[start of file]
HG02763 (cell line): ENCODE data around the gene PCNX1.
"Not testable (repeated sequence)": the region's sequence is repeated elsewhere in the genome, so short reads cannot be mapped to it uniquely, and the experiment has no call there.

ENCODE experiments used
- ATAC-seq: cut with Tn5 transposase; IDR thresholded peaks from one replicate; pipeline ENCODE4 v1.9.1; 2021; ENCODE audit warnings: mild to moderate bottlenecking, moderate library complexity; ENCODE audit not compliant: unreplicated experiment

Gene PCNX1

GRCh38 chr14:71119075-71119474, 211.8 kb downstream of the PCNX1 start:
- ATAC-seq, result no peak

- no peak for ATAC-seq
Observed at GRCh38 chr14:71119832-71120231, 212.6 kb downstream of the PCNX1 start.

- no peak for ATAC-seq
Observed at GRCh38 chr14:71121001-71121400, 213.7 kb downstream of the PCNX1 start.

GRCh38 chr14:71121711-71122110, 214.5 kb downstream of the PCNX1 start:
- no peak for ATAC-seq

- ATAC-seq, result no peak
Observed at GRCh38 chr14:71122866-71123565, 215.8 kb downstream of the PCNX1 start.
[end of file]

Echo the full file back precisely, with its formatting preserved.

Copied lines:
HG02763 (cell line): ENCODE data around the gene PCNX1.
"Not testable (repeated sequence)": the region's sequence is repeated elsewhere in the genome, so short reads cannot be mapped to it uniquely, and the experiment has no call there.

ENCODE experiments used
- ATAC-seq: cut with Tn5 transposase; IDR thresholded peaks from one replicate; pipeline ENCODE4 v1.9.1; 2021; ENCODE audit warnings: mild to moderate bottlenecking, moderate library complexity; ENCODE audit not compliant: unreplicated experiment

Gene PCNX1

GRCh38 chr14:71119075-71119474, 211.8 kb downstream of the PCNX1 start:
- ATAC-seq, result no peak

- no peak for ATAC-seq
Observed at GRCh38 chr14:71119832-71120231, 212.6 kb downstream of the PCNX1 start.

- no peak for ATAC-seq
Observed at GRCh38 chr14:71121001-71121400, 213.7 kb downstream of the PCNX1 start.

GRCh38 chr14:71121711-71122110, 214.5 kb downstream of the PCNX1 start:
- no peak for ATAC-seq

- ATAC-seq, result no peak
Observed at GRCh38 chr14:71122866-71123565, 215.8 kb downstream of the PCNX1 start.